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CBC, NOW PRINCIPLE FREE SERIES:
I: CBC RADIO CELEBRATES PRE-FORMANCE ART (you are here)
I should admit—before I begin my ranting attempt to extricate my irritation—that I am uneducated and often unkind in my viewing of performance art. I instinctively find it to be bogus, in part because it seems wild and meaningless, but also because of the way the artists themselves seem to hide from explaining their work. Infuriating responses such as, “What does my work mean to you?” leave me rolling my eyes. It is a tendency that invades all art forms, I’m sure: poetry, sculpture, and abstract painting being also among the most guilty, not necessarily because they are inherently meaningless art forms, but because their cultural worlds have promoted subjectivity at the expense of comprehensive analysis.
Studies suggest that wine connoisseurs will think a drink tastes better if they are told it costs more; similarly, I suspect, some devotees of performance art and sculpture will more highly value a work if it is not limited by legible communication. It is an exchange that benefits both sides as the artist is able to either randomly or simplistically put their confusing whims on a canvass, call it the workings of a soul in turmoil, and wait for the grand interpretations to come in. “What does the work mean to you?” is a question that allows the greatness of the piece to not be restricted by the merits/intentions of the artist, but instead be (unwittingly?) manufactured by the imaginations and contemplations of the beholders. So, while the artists get to create work without the necessity of substance, their interpreters get to freely express their wild (sometimes brilliant) analysis without fear of contradiction from the source.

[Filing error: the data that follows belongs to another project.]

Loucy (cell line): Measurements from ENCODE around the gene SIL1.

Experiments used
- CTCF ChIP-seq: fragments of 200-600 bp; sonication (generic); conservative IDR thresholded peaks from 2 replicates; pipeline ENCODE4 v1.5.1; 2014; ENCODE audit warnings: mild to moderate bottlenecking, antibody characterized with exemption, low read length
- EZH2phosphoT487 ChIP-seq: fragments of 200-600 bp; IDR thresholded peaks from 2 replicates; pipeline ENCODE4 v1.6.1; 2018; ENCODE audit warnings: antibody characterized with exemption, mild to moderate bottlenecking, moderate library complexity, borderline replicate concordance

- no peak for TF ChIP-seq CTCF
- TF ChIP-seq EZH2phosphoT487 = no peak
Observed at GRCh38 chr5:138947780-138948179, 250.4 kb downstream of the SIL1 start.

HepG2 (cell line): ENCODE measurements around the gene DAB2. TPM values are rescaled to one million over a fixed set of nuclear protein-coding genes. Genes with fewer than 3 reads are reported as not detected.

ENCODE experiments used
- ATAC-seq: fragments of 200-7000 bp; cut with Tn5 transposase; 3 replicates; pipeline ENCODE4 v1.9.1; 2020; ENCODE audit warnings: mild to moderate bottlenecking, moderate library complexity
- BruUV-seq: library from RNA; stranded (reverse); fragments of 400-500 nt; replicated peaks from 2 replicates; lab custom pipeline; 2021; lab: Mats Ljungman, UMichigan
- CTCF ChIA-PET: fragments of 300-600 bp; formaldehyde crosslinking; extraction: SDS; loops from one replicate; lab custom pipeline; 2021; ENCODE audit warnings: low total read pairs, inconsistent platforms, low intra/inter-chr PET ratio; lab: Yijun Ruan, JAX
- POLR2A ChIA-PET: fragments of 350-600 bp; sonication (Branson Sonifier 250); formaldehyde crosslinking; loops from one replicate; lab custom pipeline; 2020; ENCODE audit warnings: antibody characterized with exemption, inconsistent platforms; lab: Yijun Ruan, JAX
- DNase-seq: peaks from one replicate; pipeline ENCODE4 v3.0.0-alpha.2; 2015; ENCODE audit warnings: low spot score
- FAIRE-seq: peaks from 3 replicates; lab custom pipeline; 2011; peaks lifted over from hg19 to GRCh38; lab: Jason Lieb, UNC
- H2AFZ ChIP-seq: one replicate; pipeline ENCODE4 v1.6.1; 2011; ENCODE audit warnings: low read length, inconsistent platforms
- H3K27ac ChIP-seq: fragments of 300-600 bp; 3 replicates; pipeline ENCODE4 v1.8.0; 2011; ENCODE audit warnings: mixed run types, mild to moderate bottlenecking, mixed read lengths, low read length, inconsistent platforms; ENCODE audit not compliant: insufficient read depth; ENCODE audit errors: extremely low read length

But Heather Cassils, in her interview, did not annoy me by this standard artistic babbling. Instead, I was disconcerted to find her straightforward and articulate. However, while my inner critic was not able to mock her for hiding from artistic analysis, it was able to be quenched by the fact that her work, unfettered by ambiguity, seemed shockingly simple to be receiving Q’s attention.
Ms. Cassils had been asked by Los Angles Contemporary Exhibitions to produce a work that paid homage to the history of performance in Southern California. The artistic dynamo then searched their archives and found a 1972 sculpture of photographs by feminist artist, Elinor Antin, who had starved herself for seventy-two days and taken pictures of herself “wasting away” to portray social expectations put on women.
(While this may have been a worthwhile feminist conversation to engage in regarding Western culture and how it seems to glamorize thin femininity to the point that girls may feel pressured to stay lean by any means, I wondered at this point in the interview whether such blatant artwork added anything new or helpful to the 1972 discussion. I would be surprised, that is, if such a heavy-handed and simple artistic rendering of this standard feminist argument provoked a change in any entrenched minds. But maybe at the time it was a revelatory point. Moreover, at least the artwork in this case was transparent and communicating directly with its audience.)
In response, Cassils wanted to make her own point through changing her body, but instead of a feminist criticism of how society misuses the female body, she wanted to “empower” women through a show of strength. Already a fitness trainer, herself, she hired professional bodybuilding experts to help her load as much muscle onto her physique as possible in six months. The result was an appearance that, to her apparent delight, baffled conventional gender guidelines as people had trouble wrapping their eyes around a woman looking similar to a well-muscled man. As a result, she says she was mocked by strangers and challenged to arm wrestling matches.
While I admire her strength (literally and figuratively), and recognize the pain she must have gone through to achieve this result, her product once again seems boring to me. Yes, with extra work, women can acquire muscle, too, and our brains—so used to large muscles primarily highlighting male bodies—will be surprised and perhaps disconcerted. Yet has Cassils taught us anything profound that we couldn’t have achieved from a few moments’ contemplation (or looking at female bodybuilders)?